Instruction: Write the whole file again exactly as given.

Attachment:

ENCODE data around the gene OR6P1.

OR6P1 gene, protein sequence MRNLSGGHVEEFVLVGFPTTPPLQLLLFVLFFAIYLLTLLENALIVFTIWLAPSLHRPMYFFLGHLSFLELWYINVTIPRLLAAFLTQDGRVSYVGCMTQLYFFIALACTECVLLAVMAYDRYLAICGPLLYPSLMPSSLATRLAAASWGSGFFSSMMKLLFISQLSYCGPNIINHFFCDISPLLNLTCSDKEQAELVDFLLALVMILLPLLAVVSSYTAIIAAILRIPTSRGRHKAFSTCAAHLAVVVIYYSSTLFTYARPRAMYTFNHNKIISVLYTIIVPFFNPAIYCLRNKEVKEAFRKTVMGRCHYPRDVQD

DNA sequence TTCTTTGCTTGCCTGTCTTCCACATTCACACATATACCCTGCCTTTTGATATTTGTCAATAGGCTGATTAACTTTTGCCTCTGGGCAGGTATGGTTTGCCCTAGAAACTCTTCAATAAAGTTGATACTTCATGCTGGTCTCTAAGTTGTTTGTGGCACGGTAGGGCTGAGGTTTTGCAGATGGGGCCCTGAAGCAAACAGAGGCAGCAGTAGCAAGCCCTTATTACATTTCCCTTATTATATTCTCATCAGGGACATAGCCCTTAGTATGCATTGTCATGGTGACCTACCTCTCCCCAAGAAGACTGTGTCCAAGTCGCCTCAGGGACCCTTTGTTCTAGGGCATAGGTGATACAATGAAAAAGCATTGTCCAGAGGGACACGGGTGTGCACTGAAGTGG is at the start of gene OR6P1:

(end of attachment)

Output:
ENCODE data around the gene OR6P1.

OR6P1 gene, protein sequence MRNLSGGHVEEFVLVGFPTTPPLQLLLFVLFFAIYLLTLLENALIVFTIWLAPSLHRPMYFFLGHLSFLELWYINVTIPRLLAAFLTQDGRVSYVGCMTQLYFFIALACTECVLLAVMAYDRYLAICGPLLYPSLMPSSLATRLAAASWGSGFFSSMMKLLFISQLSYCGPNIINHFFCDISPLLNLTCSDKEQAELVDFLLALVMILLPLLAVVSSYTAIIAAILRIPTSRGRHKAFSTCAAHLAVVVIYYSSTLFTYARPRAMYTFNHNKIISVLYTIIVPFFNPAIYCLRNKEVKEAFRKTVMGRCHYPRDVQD

DNA sequence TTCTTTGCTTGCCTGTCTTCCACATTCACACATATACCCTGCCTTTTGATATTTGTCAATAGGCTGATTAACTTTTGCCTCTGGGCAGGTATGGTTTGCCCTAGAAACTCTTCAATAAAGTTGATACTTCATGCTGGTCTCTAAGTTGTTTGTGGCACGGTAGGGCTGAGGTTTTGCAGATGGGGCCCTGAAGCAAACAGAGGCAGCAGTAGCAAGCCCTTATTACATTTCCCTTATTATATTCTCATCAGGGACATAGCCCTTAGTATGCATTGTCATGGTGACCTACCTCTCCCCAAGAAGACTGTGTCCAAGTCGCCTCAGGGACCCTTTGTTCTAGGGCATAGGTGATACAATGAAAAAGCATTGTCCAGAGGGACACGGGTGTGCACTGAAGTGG is at the start of gene OR6P1: